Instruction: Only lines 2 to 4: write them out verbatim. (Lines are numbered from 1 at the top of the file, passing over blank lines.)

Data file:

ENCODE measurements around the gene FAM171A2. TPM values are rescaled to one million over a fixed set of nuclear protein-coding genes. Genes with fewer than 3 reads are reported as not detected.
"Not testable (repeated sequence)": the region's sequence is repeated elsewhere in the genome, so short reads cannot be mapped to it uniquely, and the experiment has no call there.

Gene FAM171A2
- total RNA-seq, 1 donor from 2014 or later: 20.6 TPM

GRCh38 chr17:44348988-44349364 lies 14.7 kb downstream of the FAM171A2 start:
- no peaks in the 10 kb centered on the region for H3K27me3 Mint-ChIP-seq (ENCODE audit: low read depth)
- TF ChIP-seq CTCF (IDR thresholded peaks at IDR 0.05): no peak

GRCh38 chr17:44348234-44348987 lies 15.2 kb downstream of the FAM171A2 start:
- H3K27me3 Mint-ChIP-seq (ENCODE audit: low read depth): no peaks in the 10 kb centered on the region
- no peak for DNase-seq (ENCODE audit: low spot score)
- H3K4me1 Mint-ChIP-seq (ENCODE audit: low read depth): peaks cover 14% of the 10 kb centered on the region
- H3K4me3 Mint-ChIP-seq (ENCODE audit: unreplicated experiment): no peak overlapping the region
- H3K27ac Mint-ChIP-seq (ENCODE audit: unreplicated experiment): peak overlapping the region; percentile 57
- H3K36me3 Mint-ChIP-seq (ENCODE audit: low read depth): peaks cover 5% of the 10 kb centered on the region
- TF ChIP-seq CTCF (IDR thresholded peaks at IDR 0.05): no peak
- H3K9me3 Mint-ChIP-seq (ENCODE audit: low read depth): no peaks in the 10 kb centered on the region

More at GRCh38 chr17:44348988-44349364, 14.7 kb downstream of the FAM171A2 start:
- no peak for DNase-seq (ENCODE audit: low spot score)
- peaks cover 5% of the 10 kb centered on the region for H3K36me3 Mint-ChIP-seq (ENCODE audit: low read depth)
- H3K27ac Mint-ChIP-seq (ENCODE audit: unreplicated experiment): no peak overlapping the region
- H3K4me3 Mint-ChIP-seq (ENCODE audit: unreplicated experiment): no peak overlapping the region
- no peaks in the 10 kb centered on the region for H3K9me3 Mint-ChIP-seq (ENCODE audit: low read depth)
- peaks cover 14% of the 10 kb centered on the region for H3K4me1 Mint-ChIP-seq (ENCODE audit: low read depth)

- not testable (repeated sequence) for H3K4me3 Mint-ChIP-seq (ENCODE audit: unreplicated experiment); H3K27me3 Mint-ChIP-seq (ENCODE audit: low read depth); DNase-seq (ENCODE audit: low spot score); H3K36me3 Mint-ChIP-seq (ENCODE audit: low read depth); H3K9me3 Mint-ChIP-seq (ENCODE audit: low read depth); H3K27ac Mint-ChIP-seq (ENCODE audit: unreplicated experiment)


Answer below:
"Not testable (repeated sequence)": the region's sequence is repeated elsewhere in the genome, so short reads cannot be mapped to it uniquely, and the experiment has no call there.

Gene FAM171A2
- total RNA-seq, 1 donor from 2014 or later: 20.6 TPM